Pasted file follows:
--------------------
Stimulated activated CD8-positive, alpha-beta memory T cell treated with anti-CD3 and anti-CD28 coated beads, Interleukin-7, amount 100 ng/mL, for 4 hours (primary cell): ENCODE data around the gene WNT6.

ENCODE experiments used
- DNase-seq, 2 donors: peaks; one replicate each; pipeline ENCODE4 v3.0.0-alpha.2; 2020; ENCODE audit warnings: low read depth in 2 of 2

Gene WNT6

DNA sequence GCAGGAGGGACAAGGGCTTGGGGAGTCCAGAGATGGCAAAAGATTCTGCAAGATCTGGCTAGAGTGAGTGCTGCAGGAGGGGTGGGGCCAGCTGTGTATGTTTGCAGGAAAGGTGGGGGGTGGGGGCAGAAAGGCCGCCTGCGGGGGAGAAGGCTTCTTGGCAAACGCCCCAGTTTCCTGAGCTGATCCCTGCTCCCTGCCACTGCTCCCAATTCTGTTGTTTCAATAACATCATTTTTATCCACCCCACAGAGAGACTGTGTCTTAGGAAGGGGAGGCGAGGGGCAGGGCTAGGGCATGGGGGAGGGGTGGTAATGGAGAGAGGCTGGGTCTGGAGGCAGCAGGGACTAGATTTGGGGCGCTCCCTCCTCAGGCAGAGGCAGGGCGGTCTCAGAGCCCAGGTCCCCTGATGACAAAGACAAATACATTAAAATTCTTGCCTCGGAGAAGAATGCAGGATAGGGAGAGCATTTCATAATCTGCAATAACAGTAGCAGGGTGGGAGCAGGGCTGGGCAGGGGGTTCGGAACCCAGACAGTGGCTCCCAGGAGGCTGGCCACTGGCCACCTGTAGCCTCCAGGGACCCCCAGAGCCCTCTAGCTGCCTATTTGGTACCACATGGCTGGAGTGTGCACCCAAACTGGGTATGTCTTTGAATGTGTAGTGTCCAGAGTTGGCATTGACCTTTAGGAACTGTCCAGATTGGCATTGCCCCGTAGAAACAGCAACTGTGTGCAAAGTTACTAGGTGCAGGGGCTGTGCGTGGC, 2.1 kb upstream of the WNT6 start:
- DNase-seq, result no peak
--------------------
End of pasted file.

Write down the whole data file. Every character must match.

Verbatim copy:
Stimulated activated CD8-positive, alpha-beta memory T cell treated with anti-CD3 and anti-CD28 coated beads, Interleukin-7, amount 100 ng/mL, for 4 hours (primary cell): ENCODE data around the gene WNT6.

ENCODE experiments used
- DNase-seq, 2 donors: peaks; one replicate each; pipeline ENCODE4 v3.0.0-alpha.2; 2020; ENCODE audit warnings: low read depth in 2 of 2

Gene WNT6

DNA sequence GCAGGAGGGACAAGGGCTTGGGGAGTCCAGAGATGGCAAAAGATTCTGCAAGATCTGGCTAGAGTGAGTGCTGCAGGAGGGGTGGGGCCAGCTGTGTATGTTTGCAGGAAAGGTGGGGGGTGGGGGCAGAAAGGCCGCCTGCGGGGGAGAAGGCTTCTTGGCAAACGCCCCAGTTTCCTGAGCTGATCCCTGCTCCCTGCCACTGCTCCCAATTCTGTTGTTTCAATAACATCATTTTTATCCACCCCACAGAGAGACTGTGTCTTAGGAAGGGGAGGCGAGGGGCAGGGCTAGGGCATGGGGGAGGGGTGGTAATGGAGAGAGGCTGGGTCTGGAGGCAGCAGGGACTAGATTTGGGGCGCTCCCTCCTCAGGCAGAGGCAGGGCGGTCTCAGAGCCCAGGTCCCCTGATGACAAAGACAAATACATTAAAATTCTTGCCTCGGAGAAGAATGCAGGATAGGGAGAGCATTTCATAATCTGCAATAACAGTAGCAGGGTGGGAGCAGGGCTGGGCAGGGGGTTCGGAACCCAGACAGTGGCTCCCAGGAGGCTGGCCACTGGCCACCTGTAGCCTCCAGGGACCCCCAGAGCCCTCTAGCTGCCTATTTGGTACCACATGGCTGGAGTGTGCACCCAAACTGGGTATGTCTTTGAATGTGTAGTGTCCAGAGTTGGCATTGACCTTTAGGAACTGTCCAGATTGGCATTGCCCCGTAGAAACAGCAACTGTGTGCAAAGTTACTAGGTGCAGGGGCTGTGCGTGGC, 2.1 kb upstream of the WNT6 start:
- DNase-seq, result no peak